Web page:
Paul Thurrott is an award-winning technology journalist and blogger with over 20 years of industry experience and the author of over 25 books. He is the News Director for the Petri IT Knowledgebase, the major domo at Thurrott.com, and the co-host of three tech podcasts: Windows Weekly with Leo Laporte and Mary Jo Foley, What the Tech with Andrew Zarian, and First Ring Daily with Brad Sams. He was formerly the senior technology analyst at Windows IT Pro and the creator of the SuperSite for Windows.
Paul Thurrott's Recent Posts
Recent June, 2019 Stories
I start the morning the same way every day: Wake up, drink coffee, and read the news. And then I start wrestling with spammers on Thurrott.com.
Though the firm rarely comments on it publicly, Google is known to be plotting an Android and Chrome OS replacement codenamed Fuchsia.
Microsoft has announced the four Xbox One and Xbox 360 titles coming to Game for Gold in July. The first two will be available by Monday.
Happy Friday! Here’s another great round of reader questions to carry us into the weekend, and into the end of June.
A new update to the Canary channel version of the new Microsoft Edge provides the long-awaited tracking protection feature. Here’s how to enable and use it.
The next Firefox for Android will provide a complete makeover of the mobile Firefox experience, Mozilla says.
OnePlus has done it again: The OnePlus 7 Pro is one of the best smartphones in the market and an unparalleled value. There’s just one problem.
According to a new report, Windows 10 version 1903 is only installed on 6.3 percent of Windows 10 PCs out in the world.
Leo, Mary Jo, and Paul discuss a new Microsoft/Android rumor, Bill Gates' biggest mistake, OneDrive improvements, Windows 10, and much more.
Andrew and Paul discuss rumors about a foldable Surface device that might run Android apps, Bill Gates' biggest mistake, and iPadOS.
A Windows-based take on “hello, world” neatly explains why Windows API programming was never going to take over the world.
Microsoft has emailed customers who purchased ebooks from its online store, alerting them that refunds will arrive in July.
Google is testing a Drive feature that will allow users to make any file type, and not just Docs, Sheets and Slides files, available offline from Chrome.
It's hard watching Microsoft’s former CEOs prostrate themselves and apologize for their previous misdeeds. Especially when they get it all wrong.
As you may have seen, Apple today released public betas for all of the platforms it announced at WWDC. Here’s a quick peek.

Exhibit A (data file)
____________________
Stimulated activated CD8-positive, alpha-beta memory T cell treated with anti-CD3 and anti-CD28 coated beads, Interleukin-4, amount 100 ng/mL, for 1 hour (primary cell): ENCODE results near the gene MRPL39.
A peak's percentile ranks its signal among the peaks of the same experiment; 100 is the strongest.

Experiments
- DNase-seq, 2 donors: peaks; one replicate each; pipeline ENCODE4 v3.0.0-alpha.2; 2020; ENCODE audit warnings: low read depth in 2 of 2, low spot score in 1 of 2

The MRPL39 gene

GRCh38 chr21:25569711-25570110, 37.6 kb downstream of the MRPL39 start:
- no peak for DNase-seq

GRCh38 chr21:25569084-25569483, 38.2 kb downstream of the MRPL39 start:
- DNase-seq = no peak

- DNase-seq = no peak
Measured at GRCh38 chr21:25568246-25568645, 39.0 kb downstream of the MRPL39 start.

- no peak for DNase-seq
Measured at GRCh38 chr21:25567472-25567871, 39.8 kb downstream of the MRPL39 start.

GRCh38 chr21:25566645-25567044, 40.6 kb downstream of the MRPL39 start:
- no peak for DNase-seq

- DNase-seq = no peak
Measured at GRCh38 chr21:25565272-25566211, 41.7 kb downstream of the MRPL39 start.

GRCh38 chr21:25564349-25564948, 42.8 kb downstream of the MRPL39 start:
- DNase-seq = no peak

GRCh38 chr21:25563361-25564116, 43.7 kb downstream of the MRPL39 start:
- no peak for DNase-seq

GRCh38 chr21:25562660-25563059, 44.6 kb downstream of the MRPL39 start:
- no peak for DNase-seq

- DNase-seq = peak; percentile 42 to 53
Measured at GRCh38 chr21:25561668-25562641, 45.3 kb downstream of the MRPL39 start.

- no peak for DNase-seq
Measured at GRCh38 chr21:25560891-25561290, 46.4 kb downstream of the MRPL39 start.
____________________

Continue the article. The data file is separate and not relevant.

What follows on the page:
Microsoft says that a U.S. blacklisting of Huawei will not prevent it from supplying the firm’s PC with software updates going forward.
The Raspberry Pi 4 is the first ultra-low-cost computer board from the Raspberry Pi Foundation to offer truly PC-like performance. It’s time to turn it into a real PC.
The process of writing a Windows application with the native Windows API in the C programming language hasn’t changed a lot in the past 30+ years.
The original design of Windows was inexorably tied to that of the Intel x86 microprocessors on which it and MS-DOS ran. Yes, this is all IBM’s fault.
Happy Friday, and Happy First Day of Summer (at least here in the Northern hemisphere). Here’s another Ask Paul to get the weekend started.
Microsoft’s inability to communicate effectively is embarrassing. But it’s also a disservice to its customers. And it needs to be fixed.
Huawei sold a healthy 100 million smartphones in the first five months of 2019, by which time the U.S. blacklisting had taken effect.
Google has confirmed a new report claiming that it will not follow up its lackluster Pixel Slate. Google has exited the tablet market.
An interesting Microsoft post on Medium discusses the firm creates and publishes apps for the Android mobile platform.
The 15-inch version of Microsoft’s Surface Book 2 can now be purchased in a lower-end configuration with a Core i5 processor.
Despite its U.S. blacklisting, Huawei this week committed to delivering both security updates and Android system updates to its handsets.